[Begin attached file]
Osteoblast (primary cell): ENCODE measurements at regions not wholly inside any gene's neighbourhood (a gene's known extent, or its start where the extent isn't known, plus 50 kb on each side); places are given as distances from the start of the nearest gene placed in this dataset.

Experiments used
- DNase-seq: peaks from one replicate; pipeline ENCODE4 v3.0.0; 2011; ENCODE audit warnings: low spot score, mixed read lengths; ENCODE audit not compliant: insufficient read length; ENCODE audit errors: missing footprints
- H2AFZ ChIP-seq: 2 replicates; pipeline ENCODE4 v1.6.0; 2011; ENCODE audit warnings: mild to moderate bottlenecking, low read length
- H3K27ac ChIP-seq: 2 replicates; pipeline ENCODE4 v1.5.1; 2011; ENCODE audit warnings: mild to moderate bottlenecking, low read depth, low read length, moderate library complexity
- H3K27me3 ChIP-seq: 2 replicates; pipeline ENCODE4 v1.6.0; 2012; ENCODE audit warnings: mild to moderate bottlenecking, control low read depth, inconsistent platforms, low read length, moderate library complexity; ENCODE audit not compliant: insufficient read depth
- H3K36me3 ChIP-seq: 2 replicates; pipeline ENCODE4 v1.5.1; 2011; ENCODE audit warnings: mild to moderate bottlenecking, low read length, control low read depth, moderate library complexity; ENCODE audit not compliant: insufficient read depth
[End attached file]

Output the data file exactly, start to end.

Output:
Osteoblast (primary cell): ENCODE measurements at regions not wholly inside any gene's neighbourhood (a gene's known extent, or its start where the extent isn't known, plus 50 kb on each side); places are given as distances from the start of the nearest gene placed in this dataset.

Experiments used
- DNase-seq: peaks from one replicate; pipeline ENCODE4 v3.0.0; 2011; ENCODE audit warnings: low spot score, mixed read lengths; ENCODE audit not compliant: insufficient read length; ENCODE audit errors: missing footprints
- H2AFZ ChIP-seq: 2 replicates; pipeline ENCODE4 v1.6.0; 2011; ENCODE audit warnings: mild to moderate bottlenecking, low read length
- H3K27ac ChIP-seq: 2 replicates; pipeline ENCODE4 v1.5.1; 2011; ENCODE audit warnings: mild to moderate bottlenecking, low read depth, low read length, moderate library complexity
- H3K27me3 ChIP-seq: 2 replicates; pipeline ENCODE4 v1.6.0; 2012; ENCODE audit warnings: mild to moderate bottlenecking, control low read depth, inconsistent platforms, low read length, moderate library complexity; ENCODE audit not compliant: insufficient read depth
- H3K36me3 ChIP-seq: 2 replicates; pipeline ENCODE4 v1.5.1; 2011; ENCODE audit warnings: mild to moderate bottlenecking, low read length, control low read depth, moderate library complexity; ENCODE audit not compliant: insufficient read depth